System-files interface for enonic snap


I am Pavel with Enonic and I’d like to add a read-only access to system-files interface to enonic snap.

The original thread with app description can be found here

In a nutshel, enonic is a CLI for managing projects for Enonic XP CMS. Projects are usually tiny web-apps created from starters that we have ready and host on github, like this one. CLI downloads sources from github and helps to build and deploy it to Enonic XP CMS later.

We has been distributing through snap for around 3 years now and everything has been working smoothly until we supposedly did this commit which updated node.js version from one of our starter from v17 to v18.

Now we’re getting following error when trying to build that starter with CLI:

Building in sandbox 'hello'...

Welcome to Gradle 8.2.1!

Here are the highlights of this release:
 - Kotlin DSL: new reference documentation, assignment syntax by default
 - Kotlin DSL is now the default with Gradle init
 - Improved suggestions to resolve errors in console output
 - Reduced sync memory consumption

For more details see

Starting a Gradle Daemon, 1 incompatible Daemon could not be reused, use --status for details
> Task :compileJava NO-SOURCE
> Task :processResources
> Task :classes
> Task :nodeSetup
> Task :npmSetup SKIPPED

> Task :npmInstall FAILED

Deprecated Gradle features were used in this build, making it incompatible with Gradle 9.0.

You can use '--warning-mode all' to show the individual deprecation warnings and determine if they come from your own scripts or plugins.

For more on this, please refer to in the Gradle documentation.
3 actionable tasks: 3 executed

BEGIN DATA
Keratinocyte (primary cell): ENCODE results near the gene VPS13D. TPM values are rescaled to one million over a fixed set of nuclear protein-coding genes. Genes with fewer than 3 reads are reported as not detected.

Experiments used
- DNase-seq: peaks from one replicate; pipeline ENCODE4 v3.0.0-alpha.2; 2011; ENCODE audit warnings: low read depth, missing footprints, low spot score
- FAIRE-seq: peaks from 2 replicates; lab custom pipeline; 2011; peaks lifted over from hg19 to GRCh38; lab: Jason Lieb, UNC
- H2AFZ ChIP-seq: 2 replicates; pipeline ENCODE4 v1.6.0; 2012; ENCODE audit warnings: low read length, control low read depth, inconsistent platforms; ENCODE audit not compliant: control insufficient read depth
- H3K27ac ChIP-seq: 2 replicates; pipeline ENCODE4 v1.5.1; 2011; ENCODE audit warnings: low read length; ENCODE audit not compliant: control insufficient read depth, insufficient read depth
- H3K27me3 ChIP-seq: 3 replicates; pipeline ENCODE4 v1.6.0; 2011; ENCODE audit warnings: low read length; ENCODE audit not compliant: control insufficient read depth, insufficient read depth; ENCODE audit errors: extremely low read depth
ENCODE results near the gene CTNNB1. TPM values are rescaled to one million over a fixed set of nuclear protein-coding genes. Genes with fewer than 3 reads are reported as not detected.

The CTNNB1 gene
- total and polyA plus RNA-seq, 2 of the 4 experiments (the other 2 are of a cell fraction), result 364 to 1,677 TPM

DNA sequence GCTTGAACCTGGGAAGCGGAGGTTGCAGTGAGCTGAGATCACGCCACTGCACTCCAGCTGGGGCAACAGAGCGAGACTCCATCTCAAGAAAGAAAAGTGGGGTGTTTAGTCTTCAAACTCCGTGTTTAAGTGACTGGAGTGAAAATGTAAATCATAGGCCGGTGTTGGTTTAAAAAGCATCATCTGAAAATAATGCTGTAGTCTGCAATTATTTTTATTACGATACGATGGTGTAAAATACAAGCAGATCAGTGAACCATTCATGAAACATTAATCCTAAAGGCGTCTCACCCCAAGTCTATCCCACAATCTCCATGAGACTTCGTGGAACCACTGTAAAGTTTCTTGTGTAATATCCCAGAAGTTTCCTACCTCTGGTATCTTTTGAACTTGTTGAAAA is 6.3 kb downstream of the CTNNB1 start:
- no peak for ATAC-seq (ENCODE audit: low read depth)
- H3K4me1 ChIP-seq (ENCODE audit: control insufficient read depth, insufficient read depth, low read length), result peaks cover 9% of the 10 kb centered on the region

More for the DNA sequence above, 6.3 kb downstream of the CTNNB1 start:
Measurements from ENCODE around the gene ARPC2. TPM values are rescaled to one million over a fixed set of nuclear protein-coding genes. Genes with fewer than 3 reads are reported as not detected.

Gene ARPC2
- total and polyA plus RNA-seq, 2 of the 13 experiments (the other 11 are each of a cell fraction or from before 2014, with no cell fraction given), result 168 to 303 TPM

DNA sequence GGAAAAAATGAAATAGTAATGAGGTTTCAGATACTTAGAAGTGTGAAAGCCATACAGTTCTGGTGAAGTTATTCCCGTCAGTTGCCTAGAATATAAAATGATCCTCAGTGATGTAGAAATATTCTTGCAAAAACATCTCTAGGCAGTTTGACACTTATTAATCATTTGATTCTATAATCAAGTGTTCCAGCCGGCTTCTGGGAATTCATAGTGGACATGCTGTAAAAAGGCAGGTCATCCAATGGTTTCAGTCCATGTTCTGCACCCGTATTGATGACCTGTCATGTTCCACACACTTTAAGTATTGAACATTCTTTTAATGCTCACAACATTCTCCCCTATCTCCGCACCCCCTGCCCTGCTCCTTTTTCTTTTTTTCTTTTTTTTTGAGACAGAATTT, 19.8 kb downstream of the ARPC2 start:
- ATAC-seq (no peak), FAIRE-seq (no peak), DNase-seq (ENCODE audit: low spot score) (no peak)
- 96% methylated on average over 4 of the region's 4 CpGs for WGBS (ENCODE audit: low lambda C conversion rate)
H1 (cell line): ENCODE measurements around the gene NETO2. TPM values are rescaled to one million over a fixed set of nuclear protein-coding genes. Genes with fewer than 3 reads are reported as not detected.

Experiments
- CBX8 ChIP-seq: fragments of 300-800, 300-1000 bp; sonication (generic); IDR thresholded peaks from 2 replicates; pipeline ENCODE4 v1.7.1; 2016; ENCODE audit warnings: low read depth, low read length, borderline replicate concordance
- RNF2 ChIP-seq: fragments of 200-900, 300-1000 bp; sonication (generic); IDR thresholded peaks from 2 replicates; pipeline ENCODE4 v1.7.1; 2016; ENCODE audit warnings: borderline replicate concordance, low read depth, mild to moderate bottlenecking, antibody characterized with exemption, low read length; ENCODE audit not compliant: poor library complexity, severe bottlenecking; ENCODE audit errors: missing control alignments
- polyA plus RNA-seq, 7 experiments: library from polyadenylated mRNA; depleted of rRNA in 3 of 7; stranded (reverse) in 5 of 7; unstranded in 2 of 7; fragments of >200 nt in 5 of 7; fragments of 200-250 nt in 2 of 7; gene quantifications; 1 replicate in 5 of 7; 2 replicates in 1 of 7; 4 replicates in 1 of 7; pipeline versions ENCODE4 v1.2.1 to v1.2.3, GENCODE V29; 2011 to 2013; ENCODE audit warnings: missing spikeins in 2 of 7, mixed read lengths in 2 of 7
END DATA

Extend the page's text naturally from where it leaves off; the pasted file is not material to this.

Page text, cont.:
<-------------> 0% WAITING
node: /lib/x86_64-linux-gnu/ version `GLIBC_2.27' not found (required by node)
node: /lib/x86_64-linux-gnu/ version `GLIBC_2.25' not found (required by node)
node: /lib/x86_64-linux-gnu/ version `GLIBC_2.28' not found (required by node)

FAILURE: Build failed with an exception.

* What went wrong:
Execution failed for task ':npmInstall'.
> Process 'command '/home/tomaj/code/testing/hello/.gradle/nodejs/node-v18.17.1-linux-x64/bin/npm'' finished with non-zero exit value 1

From what we can see Node.js started to look for dependencies in /lib folder on linux and we expect more starters to fail once updated to the latest Node.js version.

Googling it gave us the following:

while Node.js itself doesn’t explicitly require the GLIBC library, it depends on it indirectly because it is built and linked against the system libraries provided by the operating system, which includes GLIBC on most Linux distributions. This dependency on GLIBC ensures that Node.js can run on a wide range of Linux systems and can use standard C library functions and system calls for various operations.

So it looks like we just need to have access to system libs to be able to use latest Node.js:

    interface: system-files
    - /lib

Thank you for your time,

Pavel with Enonic


The system-files interface proposed above will break your snap by polluting the libraries in the search space and doesn’t guarantee that the host has the newer Glibc either. In order to give the snap a newer version of Glibc, you should attempt to upgrade the Snap from an older base to a newer one, such as core22, which will come with newer Glibc as standard.


Hi @James-Carroll !

Thank you for the prompt and spot-on reply ! Specifying snap core22 did the trick !

It was a bit of a surprise thought that latest core wasn’t used by default :wink:

Best regards, Pavel

I imagine that might be because you’re using Electron Forge or Electron Builder? Historically they’ve been quite conservative on the default bases and in my opinion it’s a shame because it means that stuff you’d get for “free” like newer GPU drivers, or font config libraries, etc, end up taking a lot longer in that ecosystem.

Personally I’d always prefer to build NodeJS/Electron the same as any other snap with Snapcraft since it gives the most direct control of the end result, but I can see why people prefer using one tool to do every release rather than treating the snap as a special case.

In any case, I’m glad the Core22 upgrade appears to have gone surprisingly smoothly for yourself!